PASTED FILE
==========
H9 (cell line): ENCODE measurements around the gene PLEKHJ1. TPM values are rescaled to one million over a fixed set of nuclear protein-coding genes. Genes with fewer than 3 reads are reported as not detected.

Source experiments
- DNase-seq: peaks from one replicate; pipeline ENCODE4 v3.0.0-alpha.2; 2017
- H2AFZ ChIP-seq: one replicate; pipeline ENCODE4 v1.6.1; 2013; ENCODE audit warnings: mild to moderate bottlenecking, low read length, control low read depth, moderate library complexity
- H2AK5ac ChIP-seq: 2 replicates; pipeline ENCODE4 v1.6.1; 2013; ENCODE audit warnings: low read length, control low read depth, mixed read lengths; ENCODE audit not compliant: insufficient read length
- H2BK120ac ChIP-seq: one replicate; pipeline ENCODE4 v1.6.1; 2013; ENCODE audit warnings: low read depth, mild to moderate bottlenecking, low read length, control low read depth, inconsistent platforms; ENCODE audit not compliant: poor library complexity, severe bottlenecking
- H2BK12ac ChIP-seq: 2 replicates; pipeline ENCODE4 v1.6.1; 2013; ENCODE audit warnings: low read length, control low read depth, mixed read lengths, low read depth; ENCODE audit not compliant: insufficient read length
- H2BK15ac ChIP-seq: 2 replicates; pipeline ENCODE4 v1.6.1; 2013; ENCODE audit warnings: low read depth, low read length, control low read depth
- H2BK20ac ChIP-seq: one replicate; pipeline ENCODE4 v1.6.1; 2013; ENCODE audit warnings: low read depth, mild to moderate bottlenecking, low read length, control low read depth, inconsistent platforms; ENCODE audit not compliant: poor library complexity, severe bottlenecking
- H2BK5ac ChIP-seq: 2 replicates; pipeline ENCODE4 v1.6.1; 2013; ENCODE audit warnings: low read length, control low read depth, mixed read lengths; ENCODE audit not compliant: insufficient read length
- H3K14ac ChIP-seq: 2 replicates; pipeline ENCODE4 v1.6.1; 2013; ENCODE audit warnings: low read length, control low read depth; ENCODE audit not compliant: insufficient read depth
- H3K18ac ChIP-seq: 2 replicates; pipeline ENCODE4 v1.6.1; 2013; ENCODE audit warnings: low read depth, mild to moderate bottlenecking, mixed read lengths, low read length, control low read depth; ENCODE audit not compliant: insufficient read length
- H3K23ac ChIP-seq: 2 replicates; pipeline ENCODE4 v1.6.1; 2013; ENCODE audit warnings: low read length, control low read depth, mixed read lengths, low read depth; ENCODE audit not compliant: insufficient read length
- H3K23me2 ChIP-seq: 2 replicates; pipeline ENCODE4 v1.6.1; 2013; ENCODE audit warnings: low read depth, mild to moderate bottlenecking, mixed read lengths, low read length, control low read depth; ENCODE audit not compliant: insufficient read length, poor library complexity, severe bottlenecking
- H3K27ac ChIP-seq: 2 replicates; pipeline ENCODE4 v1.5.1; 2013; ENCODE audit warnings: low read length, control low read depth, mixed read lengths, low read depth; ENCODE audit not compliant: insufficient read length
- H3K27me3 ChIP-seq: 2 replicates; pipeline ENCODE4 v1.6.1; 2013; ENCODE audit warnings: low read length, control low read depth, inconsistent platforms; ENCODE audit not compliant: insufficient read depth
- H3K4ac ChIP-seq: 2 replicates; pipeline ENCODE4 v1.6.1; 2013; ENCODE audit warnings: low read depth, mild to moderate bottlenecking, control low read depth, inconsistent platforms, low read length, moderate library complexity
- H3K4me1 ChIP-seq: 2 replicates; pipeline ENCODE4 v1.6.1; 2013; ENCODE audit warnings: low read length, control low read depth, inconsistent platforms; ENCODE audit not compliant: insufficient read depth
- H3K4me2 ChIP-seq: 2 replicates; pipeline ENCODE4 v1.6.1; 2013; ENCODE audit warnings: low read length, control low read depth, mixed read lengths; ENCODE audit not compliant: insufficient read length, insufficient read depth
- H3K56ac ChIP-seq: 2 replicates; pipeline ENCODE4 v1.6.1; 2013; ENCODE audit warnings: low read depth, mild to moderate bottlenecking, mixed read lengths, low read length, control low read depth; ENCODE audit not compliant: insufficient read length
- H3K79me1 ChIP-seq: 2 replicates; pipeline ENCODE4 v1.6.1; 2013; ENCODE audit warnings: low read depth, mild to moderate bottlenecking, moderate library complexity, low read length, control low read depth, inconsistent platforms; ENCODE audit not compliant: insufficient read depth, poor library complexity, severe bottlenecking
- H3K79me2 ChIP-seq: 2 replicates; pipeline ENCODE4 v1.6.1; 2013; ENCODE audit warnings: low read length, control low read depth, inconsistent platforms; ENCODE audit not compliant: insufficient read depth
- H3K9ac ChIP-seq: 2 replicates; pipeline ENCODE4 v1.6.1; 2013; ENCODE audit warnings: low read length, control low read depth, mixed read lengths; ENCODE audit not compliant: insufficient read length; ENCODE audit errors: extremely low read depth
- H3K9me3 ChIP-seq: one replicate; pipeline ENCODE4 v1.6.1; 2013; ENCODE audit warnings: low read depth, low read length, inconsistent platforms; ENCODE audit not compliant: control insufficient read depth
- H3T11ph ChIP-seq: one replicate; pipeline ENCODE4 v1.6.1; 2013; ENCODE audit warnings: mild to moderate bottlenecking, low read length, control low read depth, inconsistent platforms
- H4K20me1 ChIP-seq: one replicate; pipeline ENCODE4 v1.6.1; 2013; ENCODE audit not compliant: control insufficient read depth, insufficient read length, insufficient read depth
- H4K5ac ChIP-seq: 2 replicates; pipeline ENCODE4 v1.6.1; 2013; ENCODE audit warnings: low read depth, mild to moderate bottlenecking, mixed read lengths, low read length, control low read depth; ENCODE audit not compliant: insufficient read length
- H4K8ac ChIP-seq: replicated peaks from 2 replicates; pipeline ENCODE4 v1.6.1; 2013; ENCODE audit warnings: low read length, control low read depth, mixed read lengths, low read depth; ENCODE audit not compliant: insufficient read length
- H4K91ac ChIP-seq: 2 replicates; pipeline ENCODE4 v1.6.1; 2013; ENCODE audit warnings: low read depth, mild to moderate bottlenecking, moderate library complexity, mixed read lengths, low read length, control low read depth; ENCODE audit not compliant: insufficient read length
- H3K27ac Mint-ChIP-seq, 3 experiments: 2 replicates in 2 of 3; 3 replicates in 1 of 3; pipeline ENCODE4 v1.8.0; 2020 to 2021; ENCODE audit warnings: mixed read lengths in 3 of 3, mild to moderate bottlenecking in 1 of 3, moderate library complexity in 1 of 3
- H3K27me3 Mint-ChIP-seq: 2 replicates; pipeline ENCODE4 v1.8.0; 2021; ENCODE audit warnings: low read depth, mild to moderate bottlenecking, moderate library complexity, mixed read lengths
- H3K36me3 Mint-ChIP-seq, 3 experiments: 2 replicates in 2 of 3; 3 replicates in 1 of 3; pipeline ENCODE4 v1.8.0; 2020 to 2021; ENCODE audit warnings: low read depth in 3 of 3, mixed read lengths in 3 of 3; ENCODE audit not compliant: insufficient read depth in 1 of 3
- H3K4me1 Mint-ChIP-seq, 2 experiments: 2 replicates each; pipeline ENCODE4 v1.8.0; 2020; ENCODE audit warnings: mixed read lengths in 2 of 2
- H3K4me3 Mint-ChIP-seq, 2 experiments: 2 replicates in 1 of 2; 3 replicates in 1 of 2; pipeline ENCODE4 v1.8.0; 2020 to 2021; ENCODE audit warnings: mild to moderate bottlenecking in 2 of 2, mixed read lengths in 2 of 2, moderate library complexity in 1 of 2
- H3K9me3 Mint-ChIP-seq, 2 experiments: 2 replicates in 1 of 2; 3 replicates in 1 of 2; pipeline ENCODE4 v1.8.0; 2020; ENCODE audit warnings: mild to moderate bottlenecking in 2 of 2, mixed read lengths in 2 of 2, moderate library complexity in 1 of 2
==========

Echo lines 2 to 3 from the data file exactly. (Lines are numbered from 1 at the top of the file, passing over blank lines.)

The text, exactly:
Source experiments
- DNase-seq: peaks from one replicate; pipeline ENCODE4 v3.0.0-alpha.2; 2017